A handful of her admirers gathered Monday to unveil a plaque and chair honoring the memory of the beloved principal who built Sylacauga’s Indian Valley Elementary School and went to Washington, D.C., to receive honors from the president and the secretary of education when it was named a National School of Excellence.
The Clara Lee Montgomery Chair is the 43rd chair funded through the Sylacauga Schools Foundation, representing $25,000 in gifts to the foundation in her memory.
Former Sylacauga Schools Superintendent Dr. Joe Morton, who went on to retire as Alabama’s state superintendent of education, said raising funds to support the chair was “a labor of love, but no labor at all.”
“You could talk about the high qualities that Clara Lee Montgomery possessed for days,” Morton told the 50 or 60 educators, community leaders and Montgomery relatives assembled for the unveiling. “She was a lady and she was a tremendous educator. … She set the tone and she set the bar for whatever went on under the roof of her school.”
Marcella Gooch, who succeeded Montgomery in the principal’s office at Indian Valley, said she and retired Mountainview School Principal Lynn Hodges were talking one day about the foundation chair plaques displayed in the lobby at Sylacauga High School, and the tribute it is to the community and its school system to receive such support from individuals, families and corporations.
“We decided there was one missing,” Gooch said. “Then there were two stubborn women working on the same thing.”
Gooch said it was a “magical journey” as they recruited committee members to work on raising funds for the chair, then making community contacts to do the fundraising.
“Whenever we mentioned it to anyone, their response was always, ‘I am so glad you are doing that. What can I do to help? Without exception,” Gooch said. “If you knew her, you loved her.”
Morton seconded that, saying that on fund-raising calls, “Everybody said yes, and then they wanted to talk about Clara Lee.
“She was such a unique school person. She had all the best qualities imaginable,” Morton said.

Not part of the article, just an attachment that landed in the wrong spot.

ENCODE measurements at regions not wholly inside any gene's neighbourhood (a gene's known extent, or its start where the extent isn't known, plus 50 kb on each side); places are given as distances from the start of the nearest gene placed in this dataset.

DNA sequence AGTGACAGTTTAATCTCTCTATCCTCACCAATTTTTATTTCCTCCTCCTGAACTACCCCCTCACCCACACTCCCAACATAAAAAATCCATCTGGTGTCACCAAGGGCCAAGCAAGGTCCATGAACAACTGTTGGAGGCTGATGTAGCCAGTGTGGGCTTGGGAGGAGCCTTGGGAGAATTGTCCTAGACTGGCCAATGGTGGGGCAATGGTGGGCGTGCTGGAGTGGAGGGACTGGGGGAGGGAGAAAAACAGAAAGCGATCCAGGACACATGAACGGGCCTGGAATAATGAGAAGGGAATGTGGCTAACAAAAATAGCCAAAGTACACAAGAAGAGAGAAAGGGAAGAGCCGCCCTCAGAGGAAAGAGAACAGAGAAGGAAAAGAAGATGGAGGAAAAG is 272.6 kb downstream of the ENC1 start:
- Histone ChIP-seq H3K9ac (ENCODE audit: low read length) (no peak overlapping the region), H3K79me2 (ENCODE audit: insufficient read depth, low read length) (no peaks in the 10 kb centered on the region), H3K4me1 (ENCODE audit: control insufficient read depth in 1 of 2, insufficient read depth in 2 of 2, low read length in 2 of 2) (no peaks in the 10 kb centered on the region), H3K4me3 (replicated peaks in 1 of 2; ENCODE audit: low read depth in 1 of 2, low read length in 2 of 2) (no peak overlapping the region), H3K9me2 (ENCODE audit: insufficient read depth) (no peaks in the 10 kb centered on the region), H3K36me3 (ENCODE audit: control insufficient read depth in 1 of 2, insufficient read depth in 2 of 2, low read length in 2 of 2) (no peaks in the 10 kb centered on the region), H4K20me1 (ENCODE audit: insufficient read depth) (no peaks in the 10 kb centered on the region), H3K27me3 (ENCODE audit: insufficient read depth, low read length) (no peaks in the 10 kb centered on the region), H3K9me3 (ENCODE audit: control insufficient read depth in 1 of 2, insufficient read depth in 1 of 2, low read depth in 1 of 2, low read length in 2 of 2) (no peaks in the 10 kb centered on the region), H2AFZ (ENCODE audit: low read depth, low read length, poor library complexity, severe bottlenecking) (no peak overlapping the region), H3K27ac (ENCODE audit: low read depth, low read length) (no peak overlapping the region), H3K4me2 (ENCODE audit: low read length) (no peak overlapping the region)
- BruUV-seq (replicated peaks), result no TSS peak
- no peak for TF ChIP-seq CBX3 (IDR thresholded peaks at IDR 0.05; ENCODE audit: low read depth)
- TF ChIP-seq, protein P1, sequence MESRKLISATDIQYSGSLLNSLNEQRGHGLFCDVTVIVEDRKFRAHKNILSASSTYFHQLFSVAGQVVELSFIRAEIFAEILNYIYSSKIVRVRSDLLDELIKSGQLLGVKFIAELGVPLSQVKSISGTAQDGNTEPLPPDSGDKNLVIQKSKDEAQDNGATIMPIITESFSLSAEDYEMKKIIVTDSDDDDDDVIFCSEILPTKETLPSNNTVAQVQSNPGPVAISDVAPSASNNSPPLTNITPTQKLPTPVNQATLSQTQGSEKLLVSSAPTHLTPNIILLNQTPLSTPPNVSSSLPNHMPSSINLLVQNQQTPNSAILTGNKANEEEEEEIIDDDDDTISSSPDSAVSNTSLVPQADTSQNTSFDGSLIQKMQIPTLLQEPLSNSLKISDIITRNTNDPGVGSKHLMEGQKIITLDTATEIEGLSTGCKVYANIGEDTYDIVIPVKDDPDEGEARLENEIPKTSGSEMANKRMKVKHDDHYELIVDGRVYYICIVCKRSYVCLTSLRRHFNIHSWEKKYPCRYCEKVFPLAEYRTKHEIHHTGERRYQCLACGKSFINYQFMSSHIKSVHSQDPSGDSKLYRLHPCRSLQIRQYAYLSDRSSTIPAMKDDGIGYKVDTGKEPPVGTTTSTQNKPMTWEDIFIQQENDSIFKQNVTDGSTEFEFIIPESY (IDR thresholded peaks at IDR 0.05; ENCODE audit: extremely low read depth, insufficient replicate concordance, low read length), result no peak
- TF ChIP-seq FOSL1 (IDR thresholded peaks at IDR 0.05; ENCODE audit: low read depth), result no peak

Gooch said Montgomery “loved this town and each of you, and she loved children. She lived her life for her school and the children, to make the lives of children – yours and mine – better.”
Prior to the ceremony, Gooch pointed out that the foundation donations in Montgomery’s memory came from teachers, students and friends. “This is a community plaque, and I think that’s very special.”
Others involved in the fundraising committee were Lister Procter, Morton and his wife, Margaret Morton, Dr. Phil Hammonds, Jack Jackson, Priscilla Cleveland, Clarene Jackson, and Montgomery’s lifelong friend and cousin-in-law, Patsy Shuttleworth.
Montgomery grew up in Sylacauga, and graduated from the high school where the plaque bearing her name was unveiled.
After graduating from Birmingham-Southern College with highest honors, she earned her Master’s, AA and EDS degrees from the University of Montevallo, said her daughter, Dottie Montgomery.
She started her teaching career at Sylacauga’s Pinecrest Elementary School, and taught second grade there until becoming principal of Main Avenue Elementary School around 1971, her daughter said.
Former Superintendent Dr. Ellis Porch sent her all over the United States to learn about the innovative open-classroom approach that was gaining popularity then, and after Morton became the superintendent in Sylacauga, Indian Valley was opened in 1981 with Montgomery in the principal’s office.
“She was innovative and very cutting-edge,” her daughter said.
She was recognized as an outstanding principal by the National Association of Elementary School Principals.
As much as her family appreciates the attention given to the chair honoring Montgomery’s memory, “This would embarrass her tremendously because she was so humble,” Dottie Montgomery said.
“She would get accolades and she would always say, ‘It’s because I have such good teachers,’ or ‘It’s because the children worked so hard,’” she said.
Foundation Board Chairman Greg Atkinson unveiled the plaque and chair with help from Dottie Montgomery and her brother, Neil. Their sister, Martha, lives in North Carolina and was not able to attend.
Contact Bill Kimber at email@example.com